My friend Kassim had not provided any additional insights in his autobiography on what caused him reject the major role of hadis; he is in effect blowing apart a basic and accepted structure of Islam.
I disagree with and have argued against Kassim’s blind distaste for Islamic traditionalism. I did this at a time when we Muslims were putting together an Islamic financial institution, an endeavor with which I was a little involved. As mentioned, we derive our guidance and regulations defining these financial institutions and instruments mainly from hadis.
A. Ghani Ismail
Ps. The food advertisement with the picture of Kassim on the cover of his book is appropriate as it shows him fit. Keep writing; he is only 75!
Kassim Ahmad Responds:
A Short Rejoinder to A. Ghani Ismail
By: Kassim Ahmad
I am pleasantly surprised to find my old friend re-surface after more than five years of absence from my circle of regular contacts. It does not matter greatly, for my priorities and importance is different. I thank him for saying that at 75 years I am not old, and that I should be writing! As a matter of fact, I am, in spite of my not very good health launched my autobiography two months earlier, which he reviewed in his blog.
He would certainly be a candidate from whom I would ask a favor to read some of my draft chapters, if not all. By the way, I am currently writing my latest book which I am provisionally titling, “Islam – the Religion of Divine Unity”. I am certain that my publisher would try to give a more catchy title, like “Islam – How It Has Been Corrupted by Its Ulama!”
Talking about giving credit where it is due, Ghani Ismail’s story about my failing to give due credit to him as well as another good friend Dr. Chandra Muzaffar for my Hadith book is his take, no more, no less. He has been a journalist for many decades, and a very good one at that. Hence he is good at making stories! Like me, he has been a writer too. I wished his version was true, so that at least he would have to share the burden of the “anti-Hadith” label with me since 1986. However, I would not be so mean as to want that to happen to him! I mean I really and truly yearn to say, “Thank you” to him, and to others, instead of to God alone!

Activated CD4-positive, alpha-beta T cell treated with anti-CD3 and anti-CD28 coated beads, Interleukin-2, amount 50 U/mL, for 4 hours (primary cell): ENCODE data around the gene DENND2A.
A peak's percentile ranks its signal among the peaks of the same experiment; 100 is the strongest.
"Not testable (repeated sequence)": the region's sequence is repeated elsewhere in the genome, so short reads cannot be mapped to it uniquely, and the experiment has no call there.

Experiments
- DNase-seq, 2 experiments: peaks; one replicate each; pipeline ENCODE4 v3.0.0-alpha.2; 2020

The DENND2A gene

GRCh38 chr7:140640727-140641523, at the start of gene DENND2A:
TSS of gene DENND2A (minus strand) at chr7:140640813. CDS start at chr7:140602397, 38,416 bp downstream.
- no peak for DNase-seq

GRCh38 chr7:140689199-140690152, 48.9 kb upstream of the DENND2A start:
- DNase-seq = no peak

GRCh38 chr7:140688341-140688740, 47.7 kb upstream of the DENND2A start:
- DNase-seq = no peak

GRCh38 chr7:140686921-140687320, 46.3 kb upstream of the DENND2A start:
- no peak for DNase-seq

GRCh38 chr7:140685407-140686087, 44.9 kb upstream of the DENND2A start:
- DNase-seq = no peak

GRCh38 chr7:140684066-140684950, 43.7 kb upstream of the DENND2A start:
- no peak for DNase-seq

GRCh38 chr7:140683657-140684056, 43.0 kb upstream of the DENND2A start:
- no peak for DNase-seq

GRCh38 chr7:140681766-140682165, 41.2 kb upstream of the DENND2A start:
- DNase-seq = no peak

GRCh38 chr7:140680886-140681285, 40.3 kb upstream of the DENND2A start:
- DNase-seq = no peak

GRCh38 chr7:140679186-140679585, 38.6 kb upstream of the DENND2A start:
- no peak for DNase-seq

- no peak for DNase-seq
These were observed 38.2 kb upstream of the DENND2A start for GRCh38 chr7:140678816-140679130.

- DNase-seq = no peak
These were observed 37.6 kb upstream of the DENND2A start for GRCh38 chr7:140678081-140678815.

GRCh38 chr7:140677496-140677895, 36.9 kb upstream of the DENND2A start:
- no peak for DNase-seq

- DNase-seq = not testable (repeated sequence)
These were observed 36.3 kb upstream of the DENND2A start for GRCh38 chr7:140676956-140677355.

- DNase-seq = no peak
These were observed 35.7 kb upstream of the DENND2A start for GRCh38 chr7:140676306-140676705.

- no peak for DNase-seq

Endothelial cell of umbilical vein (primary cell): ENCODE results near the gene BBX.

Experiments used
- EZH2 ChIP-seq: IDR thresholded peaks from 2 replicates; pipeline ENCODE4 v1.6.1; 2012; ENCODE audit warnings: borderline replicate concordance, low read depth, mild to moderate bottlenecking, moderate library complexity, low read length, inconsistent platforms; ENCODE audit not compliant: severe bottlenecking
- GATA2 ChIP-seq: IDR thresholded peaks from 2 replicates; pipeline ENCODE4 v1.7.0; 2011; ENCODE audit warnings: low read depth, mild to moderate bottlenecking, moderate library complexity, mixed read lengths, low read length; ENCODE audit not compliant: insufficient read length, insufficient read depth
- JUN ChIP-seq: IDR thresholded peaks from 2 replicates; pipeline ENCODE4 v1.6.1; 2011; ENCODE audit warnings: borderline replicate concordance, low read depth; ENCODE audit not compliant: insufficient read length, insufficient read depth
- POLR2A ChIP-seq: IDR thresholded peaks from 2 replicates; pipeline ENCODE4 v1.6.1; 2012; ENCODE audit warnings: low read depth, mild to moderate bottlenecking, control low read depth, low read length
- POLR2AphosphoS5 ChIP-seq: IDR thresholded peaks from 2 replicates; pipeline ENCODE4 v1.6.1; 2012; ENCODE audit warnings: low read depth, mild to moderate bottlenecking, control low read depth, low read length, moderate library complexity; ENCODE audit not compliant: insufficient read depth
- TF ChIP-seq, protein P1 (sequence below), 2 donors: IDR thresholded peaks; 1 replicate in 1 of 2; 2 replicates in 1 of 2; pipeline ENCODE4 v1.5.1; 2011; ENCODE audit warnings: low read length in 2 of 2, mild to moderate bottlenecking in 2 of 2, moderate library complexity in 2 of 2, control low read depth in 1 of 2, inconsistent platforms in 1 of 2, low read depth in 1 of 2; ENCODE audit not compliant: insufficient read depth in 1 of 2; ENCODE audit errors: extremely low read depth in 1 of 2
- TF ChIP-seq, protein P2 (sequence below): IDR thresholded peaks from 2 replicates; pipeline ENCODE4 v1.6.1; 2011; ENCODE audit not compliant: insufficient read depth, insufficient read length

It is obvious that I could not have asked him to read the drafts. The five articles that were the basis of my hadis book were originally meant as my answers to my critic, whose name I have forgotten, in the then weekly magazine Watan where I had a column, “Berani kerana benar” (“Courage because of the truth”). I gave myself two months to prepare those five articles but because the editor of the magazine would not let me answer my critic through his publication, I resorted to a university seminar to voice my views. This too was also subsequently successfully thwarted by the religious establishment. My last resort thus was to have the five articles published as a book. I had no time, nor did I ask anybody to read the manuscript, with the exception of Dr. Mahathir, who was the then Prime Minister. He congratulated me for having written it. He was a careful reader as he pointed to certain errors on my part in the numbering of the verses of the Quran.
There are other similar “stories” or factual inaccuracies in Ghani Ismail’s review. I would not want to dwell into them. I have learned that it is one of those things that very often happened in life; I take them in stride. Remember, at 75 I am not young, but thank God, I am still writing, and I want to spend my time finishing my book, rather that cross swords with my old friend, whom I rather remember with fondness.